Companies

Can BPCL attract Exxon’s of the world?

Richa Mishra New Delhi | Updated on October 01, 2019 Published on October 01, 2019

US looking at India’s energy space more diligently after the ‘Howdy Modi’ success

Whether the likes of ExxonMobil throw their hat in to participate in the Indian government’s ambitious strategic sale proposal of oil refining-cum-retailing public sector entity Bharat Petroleum Corporation Ltd (BPCL) remains to be seen.

A section of industry feels that there is a strong change of Americans looking at India’s energy space more diligently following the “Howdy Modi” success and the Prime Minister Narendra Modi’s separate interaction with the CEOs from the US oil and gas sectors. However, there are those who feel that interests could come in from friends like – Saudi Aramco or Abu Dhabi National Oil Company.

It is anyone’s guess now with the core group of secretaries on divestment (CGD) reportedly having cleared a proposal on privatisation of five PSUs including BPCL. According to reports, the proposal was for the strategic sale of entire 53.29 per cent stake of the Government of India (GoI) in BPCL to the private sector. Depending on the competitive intensity during bidding, likely proceeds for the government could be in the range of Rs 60,000 crore -- Rs 70,000 crore at the full stake sale, according to industry.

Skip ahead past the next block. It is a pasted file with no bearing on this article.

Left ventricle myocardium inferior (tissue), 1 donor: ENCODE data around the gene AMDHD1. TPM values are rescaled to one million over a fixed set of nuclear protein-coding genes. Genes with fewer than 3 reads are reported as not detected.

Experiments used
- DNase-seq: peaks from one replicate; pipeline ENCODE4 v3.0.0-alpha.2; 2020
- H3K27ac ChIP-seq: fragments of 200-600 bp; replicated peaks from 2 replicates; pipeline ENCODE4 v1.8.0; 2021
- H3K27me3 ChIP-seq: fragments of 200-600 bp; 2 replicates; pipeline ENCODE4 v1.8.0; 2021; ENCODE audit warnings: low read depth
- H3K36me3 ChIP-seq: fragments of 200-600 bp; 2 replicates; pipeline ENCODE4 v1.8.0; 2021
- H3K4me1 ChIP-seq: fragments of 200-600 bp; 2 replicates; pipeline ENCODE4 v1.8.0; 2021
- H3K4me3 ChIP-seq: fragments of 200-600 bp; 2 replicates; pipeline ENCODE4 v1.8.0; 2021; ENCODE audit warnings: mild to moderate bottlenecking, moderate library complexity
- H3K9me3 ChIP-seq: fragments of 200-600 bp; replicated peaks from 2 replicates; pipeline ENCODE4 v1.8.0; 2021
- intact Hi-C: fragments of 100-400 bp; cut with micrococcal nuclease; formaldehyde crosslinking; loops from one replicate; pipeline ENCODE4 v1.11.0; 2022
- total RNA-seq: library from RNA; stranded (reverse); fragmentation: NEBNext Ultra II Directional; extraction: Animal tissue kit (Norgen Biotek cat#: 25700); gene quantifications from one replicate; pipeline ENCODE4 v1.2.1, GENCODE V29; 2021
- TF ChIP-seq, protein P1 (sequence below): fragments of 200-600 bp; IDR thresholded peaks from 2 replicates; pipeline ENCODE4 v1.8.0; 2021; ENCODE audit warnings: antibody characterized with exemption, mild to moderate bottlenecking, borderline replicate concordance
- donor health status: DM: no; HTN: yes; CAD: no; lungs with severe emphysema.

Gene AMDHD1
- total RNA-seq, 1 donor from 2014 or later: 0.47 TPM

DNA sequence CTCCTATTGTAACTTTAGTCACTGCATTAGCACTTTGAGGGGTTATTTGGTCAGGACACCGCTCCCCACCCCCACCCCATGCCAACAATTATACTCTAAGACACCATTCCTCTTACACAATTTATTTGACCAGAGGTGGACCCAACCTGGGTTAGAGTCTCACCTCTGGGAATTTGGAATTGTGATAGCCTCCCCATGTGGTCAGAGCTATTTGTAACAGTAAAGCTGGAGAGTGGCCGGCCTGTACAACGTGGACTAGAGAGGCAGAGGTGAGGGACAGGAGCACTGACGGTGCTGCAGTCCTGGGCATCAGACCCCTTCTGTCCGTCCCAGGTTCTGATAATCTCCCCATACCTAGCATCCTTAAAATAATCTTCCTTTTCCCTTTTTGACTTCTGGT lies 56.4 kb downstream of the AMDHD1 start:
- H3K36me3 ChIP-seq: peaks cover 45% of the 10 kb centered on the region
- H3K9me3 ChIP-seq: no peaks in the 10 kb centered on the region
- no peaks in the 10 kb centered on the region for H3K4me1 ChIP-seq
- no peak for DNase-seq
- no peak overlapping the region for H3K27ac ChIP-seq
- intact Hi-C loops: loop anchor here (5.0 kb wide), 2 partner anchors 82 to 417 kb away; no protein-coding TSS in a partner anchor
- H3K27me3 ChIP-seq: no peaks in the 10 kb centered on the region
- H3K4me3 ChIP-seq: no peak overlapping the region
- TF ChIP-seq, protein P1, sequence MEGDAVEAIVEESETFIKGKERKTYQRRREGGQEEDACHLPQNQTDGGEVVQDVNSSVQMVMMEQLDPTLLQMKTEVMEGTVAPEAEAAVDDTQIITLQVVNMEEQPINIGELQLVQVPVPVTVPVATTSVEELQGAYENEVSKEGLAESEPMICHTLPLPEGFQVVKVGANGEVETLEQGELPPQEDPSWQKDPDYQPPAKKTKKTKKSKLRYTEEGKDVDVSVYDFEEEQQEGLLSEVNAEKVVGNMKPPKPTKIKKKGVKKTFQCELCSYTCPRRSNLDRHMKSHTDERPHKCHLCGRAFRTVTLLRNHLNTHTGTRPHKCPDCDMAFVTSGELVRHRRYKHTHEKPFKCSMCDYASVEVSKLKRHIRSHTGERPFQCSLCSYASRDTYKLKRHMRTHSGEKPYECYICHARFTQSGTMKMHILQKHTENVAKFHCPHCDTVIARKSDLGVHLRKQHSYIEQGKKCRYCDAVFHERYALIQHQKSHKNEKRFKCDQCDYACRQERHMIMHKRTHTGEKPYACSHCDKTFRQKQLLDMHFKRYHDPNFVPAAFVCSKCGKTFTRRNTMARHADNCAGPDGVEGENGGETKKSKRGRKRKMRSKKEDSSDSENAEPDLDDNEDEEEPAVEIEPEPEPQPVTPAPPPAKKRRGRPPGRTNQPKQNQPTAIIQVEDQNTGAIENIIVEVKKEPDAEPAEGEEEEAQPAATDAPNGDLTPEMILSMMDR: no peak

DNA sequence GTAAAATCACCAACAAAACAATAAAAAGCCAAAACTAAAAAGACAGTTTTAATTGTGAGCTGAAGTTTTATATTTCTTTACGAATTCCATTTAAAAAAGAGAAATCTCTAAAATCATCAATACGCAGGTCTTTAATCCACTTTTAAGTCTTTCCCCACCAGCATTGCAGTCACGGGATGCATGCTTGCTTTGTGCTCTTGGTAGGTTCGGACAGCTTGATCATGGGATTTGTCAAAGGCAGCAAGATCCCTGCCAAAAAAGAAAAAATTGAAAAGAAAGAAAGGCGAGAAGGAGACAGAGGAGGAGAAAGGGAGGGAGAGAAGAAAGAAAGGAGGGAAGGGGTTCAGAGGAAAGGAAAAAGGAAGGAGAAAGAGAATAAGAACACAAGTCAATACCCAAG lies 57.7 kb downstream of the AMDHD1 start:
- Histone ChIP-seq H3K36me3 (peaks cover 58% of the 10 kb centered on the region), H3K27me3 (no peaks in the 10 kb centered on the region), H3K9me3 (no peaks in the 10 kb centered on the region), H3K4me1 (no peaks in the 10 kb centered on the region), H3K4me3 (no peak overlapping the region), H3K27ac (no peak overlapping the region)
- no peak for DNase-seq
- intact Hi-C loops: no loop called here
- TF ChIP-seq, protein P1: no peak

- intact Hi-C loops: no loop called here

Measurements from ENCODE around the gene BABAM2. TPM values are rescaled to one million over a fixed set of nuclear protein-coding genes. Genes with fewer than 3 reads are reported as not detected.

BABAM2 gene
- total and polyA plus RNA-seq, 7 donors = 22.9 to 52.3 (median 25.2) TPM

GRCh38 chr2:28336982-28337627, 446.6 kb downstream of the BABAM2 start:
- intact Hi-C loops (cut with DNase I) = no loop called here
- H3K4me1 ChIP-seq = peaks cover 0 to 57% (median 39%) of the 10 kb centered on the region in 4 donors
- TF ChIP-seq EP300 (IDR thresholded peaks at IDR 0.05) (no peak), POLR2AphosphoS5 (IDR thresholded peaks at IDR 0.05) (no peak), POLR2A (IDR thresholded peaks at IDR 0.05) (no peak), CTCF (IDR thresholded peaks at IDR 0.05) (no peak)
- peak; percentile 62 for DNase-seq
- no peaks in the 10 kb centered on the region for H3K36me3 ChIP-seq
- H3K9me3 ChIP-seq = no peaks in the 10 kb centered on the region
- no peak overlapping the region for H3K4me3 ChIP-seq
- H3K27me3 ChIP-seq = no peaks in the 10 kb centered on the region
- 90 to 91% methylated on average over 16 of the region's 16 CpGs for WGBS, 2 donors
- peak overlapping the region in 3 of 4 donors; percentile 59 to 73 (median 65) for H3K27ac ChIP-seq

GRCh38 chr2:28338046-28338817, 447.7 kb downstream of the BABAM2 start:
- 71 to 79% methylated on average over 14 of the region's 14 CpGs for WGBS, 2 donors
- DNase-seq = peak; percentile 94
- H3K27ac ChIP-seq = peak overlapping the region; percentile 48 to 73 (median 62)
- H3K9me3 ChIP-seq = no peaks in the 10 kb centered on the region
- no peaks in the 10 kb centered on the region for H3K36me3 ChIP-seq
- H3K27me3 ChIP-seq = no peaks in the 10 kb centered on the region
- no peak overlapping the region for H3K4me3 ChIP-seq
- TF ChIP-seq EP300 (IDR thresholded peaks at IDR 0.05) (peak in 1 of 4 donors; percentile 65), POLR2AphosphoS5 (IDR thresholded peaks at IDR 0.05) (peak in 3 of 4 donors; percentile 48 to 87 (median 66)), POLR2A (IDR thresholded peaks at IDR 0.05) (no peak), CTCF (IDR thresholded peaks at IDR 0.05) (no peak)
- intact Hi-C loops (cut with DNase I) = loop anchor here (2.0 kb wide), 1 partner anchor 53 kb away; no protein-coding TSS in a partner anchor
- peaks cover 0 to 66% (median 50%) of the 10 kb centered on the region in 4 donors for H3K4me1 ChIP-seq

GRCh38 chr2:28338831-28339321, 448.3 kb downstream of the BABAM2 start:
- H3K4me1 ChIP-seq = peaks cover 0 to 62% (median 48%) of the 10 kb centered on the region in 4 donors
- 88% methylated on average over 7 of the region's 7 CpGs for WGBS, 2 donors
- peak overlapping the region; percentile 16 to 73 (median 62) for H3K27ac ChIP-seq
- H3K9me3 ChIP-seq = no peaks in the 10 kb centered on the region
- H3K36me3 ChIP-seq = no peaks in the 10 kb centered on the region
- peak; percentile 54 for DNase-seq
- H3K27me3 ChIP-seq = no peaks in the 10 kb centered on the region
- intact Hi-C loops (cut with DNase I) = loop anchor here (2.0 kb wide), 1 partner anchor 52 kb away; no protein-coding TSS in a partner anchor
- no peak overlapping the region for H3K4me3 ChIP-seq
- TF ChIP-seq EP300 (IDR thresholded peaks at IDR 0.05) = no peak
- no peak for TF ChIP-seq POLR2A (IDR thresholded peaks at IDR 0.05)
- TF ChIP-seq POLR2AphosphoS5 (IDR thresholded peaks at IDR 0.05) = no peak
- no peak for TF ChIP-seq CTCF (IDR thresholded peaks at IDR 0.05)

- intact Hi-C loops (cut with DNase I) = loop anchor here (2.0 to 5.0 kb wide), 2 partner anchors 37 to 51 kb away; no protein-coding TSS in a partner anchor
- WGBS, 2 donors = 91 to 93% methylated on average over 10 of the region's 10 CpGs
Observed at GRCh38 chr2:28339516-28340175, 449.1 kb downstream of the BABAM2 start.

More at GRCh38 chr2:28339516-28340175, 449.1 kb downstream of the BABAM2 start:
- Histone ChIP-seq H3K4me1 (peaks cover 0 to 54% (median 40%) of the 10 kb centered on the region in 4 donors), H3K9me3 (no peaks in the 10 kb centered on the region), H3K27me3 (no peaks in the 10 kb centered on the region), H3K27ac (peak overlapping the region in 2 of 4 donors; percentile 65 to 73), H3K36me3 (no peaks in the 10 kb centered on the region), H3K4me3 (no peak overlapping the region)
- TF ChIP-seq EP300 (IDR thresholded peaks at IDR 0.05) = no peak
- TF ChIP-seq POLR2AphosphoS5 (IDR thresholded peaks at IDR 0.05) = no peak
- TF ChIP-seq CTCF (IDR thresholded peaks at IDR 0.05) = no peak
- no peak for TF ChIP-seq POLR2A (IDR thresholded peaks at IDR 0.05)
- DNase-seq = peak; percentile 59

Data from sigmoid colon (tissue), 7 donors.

“In my personal view, the government should get out of BPCL completely by selling maximum possible shares to the public and others. BPCL is among the best public sector enterprises in the country, thanks to its history and DNA. It may not be a bad idea to hive off its refinining and overseas businesses into two separate entitities before selling for the purpose of maximising returns,” said Narendra Taneja, Energy Expert.

He, however, is quick to add that “Indian Oil and ONGC must remain under the government’s full control to take care of the country’s downstream and upstream energy security, but divesting the state stake in other oil companies aggessively makes loads of sense”.

“Similarly, the government must maintain the full control in the GAIL India Ltd for the purpose of the country’s natural gas security. The coming three decades belong to natural gas,” Taneja feels.

K. Ravichandran, Senior Vice President, Group Head-Corporate Ratings, ICRA Ltd , “From the government perspective, it would make eminent sense to disinvest, as it’s likely to command a premium over the prevailing market capitalisation, given the potential for value unlocking from the current businesses and control premium. Moreover, despite losing one oil marketing company (OMC), it will have control over two PSU OMCs, if it wants to have some say on the pricing of sensitive petroleum products when international oil prices stay elevated.”

Also, the purported disinvestment will heighten the competitive dynamic for fuel marketing in India, which will be a positive for retail and bulk consumers, he said adding “In the current environment, despite the presence of few private sector/multi national companies, the market is dominated by PSUs.”

Despite deregulation of most of the petroleum products, PSUs rule the roost given their access to massive infrastructure as regards pipelines, depots, ATF dispensing and retail outlets, he elaborated adding “Moreover, private sector is concerned about the policy certainty with regard to pricing freedom on auto fuels – motor spirit and high speed diesel. With a higher share of private sector in marketing, the latter will be more emboldened to invest further in the sector.”

Published on October 01, 2019
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